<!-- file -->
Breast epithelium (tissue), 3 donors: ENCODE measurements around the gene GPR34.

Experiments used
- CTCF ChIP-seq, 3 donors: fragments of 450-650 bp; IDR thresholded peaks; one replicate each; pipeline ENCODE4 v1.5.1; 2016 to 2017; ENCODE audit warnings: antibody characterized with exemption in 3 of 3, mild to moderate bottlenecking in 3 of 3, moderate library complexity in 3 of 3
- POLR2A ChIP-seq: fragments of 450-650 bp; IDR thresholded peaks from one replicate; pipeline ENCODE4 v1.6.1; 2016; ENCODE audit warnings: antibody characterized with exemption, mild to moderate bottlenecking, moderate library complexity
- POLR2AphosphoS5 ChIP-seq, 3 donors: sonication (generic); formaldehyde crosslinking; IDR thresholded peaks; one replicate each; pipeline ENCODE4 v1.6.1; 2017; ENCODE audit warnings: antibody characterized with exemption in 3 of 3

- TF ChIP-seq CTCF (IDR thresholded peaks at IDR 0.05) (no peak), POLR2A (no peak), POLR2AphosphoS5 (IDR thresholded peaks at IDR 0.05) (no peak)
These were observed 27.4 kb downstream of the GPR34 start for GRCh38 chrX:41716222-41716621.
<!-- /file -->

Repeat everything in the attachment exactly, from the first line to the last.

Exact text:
Breast epithelium (tissue), 3 donors: ENCODE measurements around the gene GPR34.

Experiments used
- CTCF ChIP-seq, 3 donors: fragments of 450-650 bp; IDR thresholded peaks; one replicate each; pipeline ENCODE4 v1.5.1; 2016 to 2017; ENCODE audit warnings: antibody characterized with exemption in 3 of 3, mild to moderate bottlenecking in 3 of 3, moderate library complexity in 3 of 3
- POLR2A ChIP-seq: fragments of 450-650 bp; IDR thresholded peaks from one replicate; pipeline ENCODE4 v1.6.1; 2016; ENCODE audit warnings: antibody characterized with exemption, mild to moderate bottlenecking, moderate library complexity
- POLR2AphosphoS5 ChIP-seq, 3 donors: sonication (generic); formaldehyde crosslinking; IDR thresholded peaks; one replicate each; pipeline ENCODE4 v1.6.1; 2017; ENCODE audit warnings: antibody characterized with exemption in 3 of 3

- TF ChIP-seq CTCF (IDR thresholded peaks at IDR 0.05) (no peak), POLR2A (no peak), POLR2AphosphoS5 (IDR thresholded peaks at IDR 0.05) (no peak)
These were observed 27.4 kb downstream of the GPR34 start for GRCh38 chrX:41716222-41716621.